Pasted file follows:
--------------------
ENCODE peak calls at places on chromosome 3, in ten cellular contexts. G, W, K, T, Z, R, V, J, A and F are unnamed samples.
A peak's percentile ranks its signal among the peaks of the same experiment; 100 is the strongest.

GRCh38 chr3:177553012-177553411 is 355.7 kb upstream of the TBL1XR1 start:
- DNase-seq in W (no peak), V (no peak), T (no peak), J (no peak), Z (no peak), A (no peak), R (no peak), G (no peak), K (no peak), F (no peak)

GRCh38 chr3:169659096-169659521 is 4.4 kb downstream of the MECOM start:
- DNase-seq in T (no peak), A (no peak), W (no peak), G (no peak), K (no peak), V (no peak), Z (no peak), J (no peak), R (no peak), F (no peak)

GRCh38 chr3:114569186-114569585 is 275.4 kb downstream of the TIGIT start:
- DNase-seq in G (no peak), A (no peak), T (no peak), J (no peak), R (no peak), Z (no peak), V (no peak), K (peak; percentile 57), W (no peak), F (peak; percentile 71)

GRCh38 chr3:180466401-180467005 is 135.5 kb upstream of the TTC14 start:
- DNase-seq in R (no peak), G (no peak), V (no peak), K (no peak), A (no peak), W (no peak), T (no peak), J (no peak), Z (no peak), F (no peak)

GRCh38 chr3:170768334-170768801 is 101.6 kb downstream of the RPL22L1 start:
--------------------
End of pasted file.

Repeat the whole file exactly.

ENCODE peak calls at places on chromosome 3, in ten cellular contexts. G, W, K, T, Z, R, V, J, A and F are unnamed samples.
A peak's percentile ranks its signal among the peaks of the same experiment; 100 is the strongest.

GRCh38 chr3:177553012-177553411 is 355.7 kb upstream of the TBL1XR1 start:
- DNase-seq in W (no peak), V (no peak), T (no peak), J (no peak), Z (no peak), A (no peak), R (no peak), G (no peak), K (no peak), F (no peak)

GRCh38 chr3:169659096-169659521 is 4.4 kb downstream of the MECOM start:
- DNase-seq in T (no peak), A (no peak), W (no peak), G (no peak), K (no peak), V (no peak), Z (no peak), J (no peak), R (no peak), F (no peak)

GRCh38 chr3:114569186-114569585 is 275.4 kb downstream of the TIGIT start:
- DNase-seq in G (no peak), A (no peak), T (no peak), J (no peak), R (no peak), Z (no peak), V (no peak), K (peak; percentile 57), W (no peak), F (peak; percentile 71)

GRCh38 chr3:180466401-180467005 is 135.5 kb upstream of the TTC14 start:
- DNase-seq in R (no peak), G (no peak), V (no peak), K (no peak), A (no peak), W (no peak), T (no peak), J (no peak), Z (no peak), F (no peak)

GRCh38 chr3:170768334-170768801 is 101.6 kb downstream of the RPL22L1 start: